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Review: 2005 Lincoln Town Car

July 2, 2005 02:41 PM EST | Lincoln , Luxury Brands , Sedans | Email to Friend

View large imageIf you want a big American luxury car for a reasonable price, the Town Car is the only game in town, but equivalently priced European and Japanese luxury sedans are better in almost every respect.

Pros
Roomy interior, quiet cabin, throaty V8 engine, huge trunk, availability of a long-wheelbase model.

Cons
Interior looks ancient compared to equivalently priced European and Japanese luxury sedans, poor resale value.

What's New for 2005
Lincoln juggles the Town Car's trim levels again this year; the base car is now the Signature, and the Signature Limited represents the loaded version. A Signature L fills the long-wheelbase slot for 2005. (Another long-wheelbase Town Car, the Executive L, is available but it is restricted to commercial fleet sales only.) The navigation radio option now includes a THX-certified audio system and satellite radio compatibility. Additionally, a new two-spoke steering wheel debuts this year.

Introduction:
Lincoln first used the Town Car nomenclature to define an upgraded interior trim on the 1969-1971 Continental, but a Town Sedan version of the 1949 Cosmopolitan is probably the true source of the current model's name. The Town Sedan lasted just one year, and it wasn't until 1972 that "Town Car" was used to delineate the most luxurious versions of the Continental sedan. Continental coupes of the time were called, not surprisingly, Town Coupe. In any case, the Town Car has been Lincoln's flagship sedan since the early 1980s. It benefits from some of the highest owner loyalty in the luxury car segment, with almost 60 percent of buyers returning to buy another Town Car when theirs is ready for retirement. With its size and relatively modest price, the Town Car is also a favorite of livery services and limousine converters.

Body Styles, Trim Levels and Options:
The Lincoln Town Car is offered in Signature and Signature Limited trim. The Signature is available in regular- or long-wheelbase (called the L) form, while the Signature Limited comes with the regular wheelbase only. Standard equipment includes 17-inch alloy wheels, dual-zone climate control with heat and air conditioning vents for rear passengers, leather upholstery, eight-way power front seats, power-adjustable pedals, a CD player, an analog clock for the dashboard, automatic headlamps and rear parking sensors. The Signature Limited adds heated front seats, driver seat memory, a wood-and-leather steering wheel, an upgraded audio system and a full power open/close trunk. The Signature L adds a six-inch wheelbase extension for increased rear-seat room and builds upon the standard Signature model's equipment list with dual rear-seat power points, four-way rear head restraints, heated rear seats and remote controls for audio, climate and the front-passenger seat. Various options include HID headlights, chrome wheels, a trunk-mounted CD changer and a navigation system paired with a TXH-certified audio system; dealers can install a Sirius Satellite Radio receiver.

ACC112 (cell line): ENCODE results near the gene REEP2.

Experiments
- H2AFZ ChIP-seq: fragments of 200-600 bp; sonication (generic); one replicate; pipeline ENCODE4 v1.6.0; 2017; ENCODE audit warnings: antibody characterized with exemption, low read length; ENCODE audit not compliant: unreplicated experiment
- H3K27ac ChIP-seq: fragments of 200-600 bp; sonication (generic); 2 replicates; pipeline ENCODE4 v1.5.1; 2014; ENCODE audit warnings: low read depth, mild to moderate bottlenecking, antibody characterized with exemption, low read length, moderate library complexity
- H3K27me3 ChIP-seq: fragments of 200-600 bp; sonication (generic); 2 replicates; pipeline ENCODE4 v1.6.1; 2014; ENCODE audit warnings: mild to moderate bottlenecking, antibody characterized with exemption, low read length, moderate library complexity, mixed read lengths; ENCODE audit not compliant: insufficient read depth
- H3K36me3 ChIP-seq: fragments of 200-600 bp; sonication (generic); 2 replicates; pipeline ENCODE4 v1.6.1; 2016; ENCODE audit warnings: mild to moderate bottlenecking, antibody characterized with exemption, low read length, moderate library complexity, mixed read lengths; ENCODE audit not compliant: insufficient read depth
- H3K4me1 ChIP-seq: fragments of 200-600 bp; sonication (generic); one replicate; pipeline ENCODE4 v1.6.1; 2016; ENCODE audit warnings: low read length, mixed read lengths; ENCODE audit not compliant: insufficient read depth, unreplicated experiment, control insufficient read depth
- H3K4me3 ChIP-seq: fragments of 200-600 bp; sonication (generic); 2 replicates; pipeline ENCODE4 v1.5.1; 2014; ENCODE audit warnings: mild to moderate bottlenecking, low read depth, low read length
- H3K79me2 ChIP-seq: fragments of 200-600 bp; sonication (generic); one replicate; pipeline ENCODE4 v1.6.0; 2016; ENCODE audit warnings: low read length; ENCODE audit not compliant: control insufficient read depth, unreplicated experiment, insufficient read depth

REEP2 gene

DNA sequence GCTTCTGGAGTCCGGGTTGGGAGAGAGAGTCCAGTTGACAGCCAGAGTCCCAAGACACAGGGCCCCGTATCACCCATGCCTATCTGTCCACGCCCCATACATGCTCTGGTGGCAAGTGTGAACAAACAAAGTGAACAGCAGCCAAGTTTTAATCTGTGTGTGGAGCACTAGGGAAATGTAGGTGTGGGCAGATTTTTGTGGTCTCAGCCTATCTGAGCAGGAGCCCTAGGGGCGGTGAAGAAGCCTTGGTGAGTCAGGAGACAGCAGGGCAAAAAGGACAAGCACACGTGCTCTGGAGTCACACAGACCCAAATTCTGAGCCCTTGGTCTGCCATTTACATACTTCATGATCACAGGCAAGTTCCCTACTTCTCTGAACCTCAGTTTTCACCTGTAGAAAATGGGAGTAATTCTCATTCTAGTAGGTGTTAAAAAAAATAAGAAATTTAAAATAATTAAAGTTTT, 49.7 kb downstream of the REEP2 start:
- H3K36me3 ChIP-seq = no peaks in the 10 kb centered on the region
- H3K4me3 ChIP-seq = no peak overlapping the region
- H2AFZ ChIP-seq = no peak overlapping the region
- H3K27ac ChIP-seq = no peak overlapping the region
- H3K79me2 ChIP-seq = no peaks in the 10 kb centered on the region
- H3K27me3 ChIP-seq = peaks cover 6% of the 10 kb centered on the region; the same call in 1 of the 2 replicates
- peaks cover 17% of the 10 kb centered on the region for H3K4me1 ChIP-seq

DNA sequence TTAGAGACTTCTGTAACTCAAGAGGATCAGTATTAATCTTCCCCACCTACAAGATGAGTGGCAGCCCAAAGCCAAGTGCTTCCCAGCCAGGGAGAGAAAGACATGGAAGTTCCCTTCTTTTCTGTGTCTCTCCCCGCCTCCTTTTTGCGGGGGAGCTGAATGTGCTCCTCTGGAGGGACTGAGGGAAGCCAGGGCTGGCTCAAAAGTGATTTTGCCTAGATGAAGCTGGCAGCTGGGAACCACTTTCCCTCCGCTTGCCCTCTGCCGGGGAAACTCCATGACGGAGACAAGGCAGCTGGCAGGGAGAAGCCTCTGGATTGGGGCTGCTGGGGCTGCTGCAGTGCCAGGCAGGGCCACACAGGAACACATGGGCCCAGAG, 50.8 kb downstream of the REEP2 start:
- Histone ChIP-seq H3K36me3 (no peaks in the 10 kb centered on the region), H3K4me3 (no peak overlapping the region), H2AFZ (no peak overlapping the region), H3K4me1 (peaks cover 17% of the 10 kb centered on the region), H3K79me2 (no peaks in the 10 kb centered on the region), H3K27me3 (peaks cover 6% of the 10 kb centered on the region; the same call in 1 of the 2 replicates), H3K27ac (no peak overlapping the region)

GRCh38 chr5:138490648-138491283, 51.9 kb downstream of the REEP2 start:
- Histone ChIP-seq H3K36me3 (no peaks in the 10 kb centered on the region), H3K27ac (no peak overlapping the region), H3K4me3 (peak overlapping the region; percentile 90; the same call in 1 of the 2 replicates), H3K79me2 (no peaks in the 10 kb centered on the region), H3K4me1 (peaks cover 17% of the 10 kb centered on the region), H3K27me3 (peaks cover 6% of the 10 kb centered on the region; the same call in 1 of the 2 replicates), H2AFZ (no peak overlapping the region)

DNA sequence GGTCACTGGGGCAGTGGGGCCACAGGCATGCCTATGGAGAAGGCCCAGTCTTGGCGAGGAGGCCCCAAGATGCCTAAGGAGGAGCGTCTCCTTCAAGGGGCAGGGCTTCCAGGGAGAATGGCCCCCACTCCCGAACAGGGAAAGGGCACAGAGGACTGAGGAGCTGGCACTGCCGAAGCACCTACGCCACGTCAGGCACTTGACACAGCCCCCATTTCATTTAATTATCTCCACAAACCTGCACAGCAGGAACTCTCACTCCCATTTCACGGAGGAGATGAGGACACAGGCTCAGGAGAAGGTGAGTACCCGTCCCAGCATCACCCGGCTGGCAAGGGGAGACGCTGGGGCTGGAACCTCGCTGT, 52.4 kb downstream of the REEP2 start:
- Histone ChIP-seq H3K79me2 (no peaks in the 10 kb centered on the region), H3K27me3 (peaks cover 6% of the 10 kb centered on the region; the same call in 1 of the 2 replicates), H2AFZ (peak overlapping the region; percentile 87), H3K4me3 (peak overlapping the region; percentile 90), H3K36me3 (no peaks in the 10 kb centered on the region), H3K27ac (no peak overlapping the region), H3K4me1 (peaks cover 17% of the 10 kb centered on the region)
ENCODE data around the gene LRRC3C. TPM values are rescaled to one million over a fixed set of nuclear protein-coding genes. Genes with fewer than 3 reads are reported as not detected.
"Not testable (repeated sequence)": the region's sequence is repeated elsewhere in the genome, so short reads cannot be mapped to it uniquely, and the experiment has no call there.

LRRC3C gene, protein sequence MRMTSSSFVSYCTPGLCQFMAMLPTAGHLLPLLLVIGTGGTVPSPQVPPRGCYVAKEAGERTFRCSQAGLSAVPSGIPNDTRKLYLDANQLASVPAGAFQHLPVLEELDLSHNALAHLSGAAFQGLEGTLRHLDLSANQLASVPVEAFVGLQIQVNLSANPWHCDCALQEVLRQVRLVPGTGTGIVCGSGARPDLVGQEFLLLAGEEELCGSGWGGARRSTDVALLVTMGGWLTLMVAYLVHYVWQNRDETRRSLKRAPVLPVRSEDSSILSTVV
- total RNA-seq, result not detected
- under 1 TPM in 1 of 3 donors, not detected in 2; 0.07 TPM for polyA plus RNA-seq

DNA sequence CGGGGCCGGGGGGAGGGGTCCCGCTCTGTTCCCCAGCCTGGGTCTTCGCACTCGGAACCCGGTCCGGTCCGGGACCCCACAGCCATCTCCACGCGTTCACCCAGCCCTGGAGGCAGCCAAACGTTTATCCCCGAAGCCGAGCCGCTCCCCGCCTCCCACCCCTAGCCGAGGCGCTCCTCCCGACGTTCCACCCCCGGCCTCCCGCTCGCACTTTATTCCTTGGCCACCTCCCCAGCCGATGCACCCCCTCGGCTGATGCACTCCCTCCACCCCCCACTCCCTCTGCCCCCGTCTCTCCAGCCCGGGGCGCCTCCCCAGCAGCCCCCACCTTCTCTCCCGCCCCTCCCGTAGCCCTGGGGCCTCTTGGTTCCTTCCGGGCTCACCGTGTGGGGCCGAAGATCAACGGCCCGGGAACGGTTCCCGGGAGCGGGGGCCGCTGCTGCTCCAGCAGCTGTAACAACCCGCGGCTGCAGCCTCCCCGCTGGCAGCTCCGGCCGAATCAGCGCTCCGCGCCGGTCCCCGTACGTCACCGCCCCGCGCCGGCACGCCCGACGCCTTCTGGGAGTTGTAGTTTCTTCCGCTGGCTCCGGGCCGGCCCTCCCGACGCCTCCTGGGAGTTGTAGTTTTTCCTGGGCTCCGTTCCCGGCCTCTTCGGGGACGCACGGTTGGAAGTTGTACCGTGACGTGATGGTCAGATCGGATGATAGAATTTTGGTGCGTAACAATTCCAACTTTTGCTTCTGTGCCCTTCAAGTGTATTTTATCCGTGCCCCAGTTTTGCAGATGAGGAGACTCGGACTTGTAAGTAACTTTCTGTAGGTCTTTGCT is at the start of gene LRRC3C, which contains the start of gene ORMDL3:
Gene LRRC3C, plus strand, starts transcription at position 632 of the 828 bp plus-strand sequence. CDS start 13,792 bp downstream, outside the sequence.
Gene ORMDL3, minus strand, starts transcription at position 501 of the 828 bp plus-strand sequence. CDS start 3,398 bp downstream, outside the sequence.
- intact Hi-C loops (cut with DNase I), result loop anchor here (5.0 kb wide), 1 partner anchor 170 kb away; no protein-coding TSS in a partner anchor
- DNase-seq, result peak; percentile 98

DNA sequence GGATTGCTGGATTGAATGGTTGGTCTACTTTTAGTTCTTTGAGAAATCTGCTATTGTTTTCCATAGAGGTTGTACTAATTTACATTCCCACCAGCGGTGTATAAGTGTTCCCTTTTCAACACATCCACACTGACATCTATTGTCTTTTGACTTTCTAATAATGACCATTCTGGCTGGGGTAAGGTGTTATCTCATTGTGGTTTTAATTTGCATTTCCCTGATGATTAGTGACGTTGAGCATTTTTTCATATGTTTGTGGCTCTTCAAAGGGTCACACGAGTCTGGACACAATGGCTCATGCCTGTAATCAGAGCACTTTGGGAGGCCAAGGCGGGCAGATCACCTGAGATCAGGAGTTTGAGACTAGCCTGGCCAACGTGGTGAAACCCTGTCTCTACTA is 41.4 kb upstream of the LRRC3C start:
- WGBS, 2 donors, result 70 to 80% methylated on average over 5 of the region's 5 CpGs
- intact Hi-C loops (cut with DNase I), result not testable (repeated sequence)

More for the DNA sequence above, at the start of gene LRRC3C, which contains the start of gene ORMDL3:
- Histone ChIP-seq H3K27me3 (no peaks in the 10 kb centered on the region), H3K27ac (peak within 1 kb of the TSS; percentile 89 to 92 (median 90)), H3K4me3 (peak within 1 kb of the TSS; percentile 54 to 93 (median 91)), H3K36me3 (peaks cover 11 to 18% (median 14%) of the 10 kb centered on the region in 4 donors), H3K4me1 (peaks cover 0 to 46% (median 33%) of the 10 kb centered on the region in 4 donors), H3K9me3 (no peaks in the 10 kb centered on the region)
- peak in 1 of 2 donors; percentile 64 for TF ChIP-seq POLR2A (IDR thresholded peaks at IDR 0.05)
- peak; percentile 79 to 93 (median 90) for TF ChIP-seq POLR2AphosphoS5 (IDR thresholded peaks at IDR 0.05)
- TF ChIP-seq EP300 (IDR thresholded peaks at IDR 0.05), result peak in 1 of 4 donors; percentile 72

Powertrains and Performance:
All Town Cars are powered by a 4.6-liter V8 rated at 239 horsepower and 287 pound-feet of torque. A standard four-speed automatic transmission sends the power to the rear wheels. Fuel economy is rated at 17 mpg in the city and 25 mpg on the highway.

Safety:
Heading up the list of Town Car safety features is the Personal Safety System, which is comprised of dual-stage front airbags, seat-mounted side airbags and three-point seatbelts for all outboard seating positions. All-speed traction control is standard, as is four-wheel ABS with Electronic Brakeforce Distribution and BrakeAssist technology, which applies full braking power in a panic stop. Also on the list of standard items are traction control and power-adjustable pedals.

Interior Design and Special Features:
Boasting large interior dimensions and a massive trunk (20.6 cubic feet), the Town Car's primary mission is to transport multiple passengers to their destination silently and comfortably. Buyers can also select the L version, which offers a whopping 47 inches of rear legroom thanks to its 6-inch-longer wheelbase.

Driving Impressions:
Thrust from the Town Car's V8 should be fully adequate for most buyers. Passing maneuvers are accomplished with ease, and freeway cruising at 80 mph is hushed. The Town Car has no peer when it comes to transporting large (or large numbers of) people. Besides offering a comfortable ride, this Lincoln is a decent handler -- the steering has some feel to it, and the body doesn't roll too much around corners. Compared to premium luxury flagships like the BMW 7 Series, Infiniti Q45, Lexus LS 430 and Mercedes S-Class, the Town Car's mediocre levels of refinement quickly stand out, but none of those cars can match the Lincoln's under-$50,000 price tag.

Article source: Edmunds.com - Reprinted with permission

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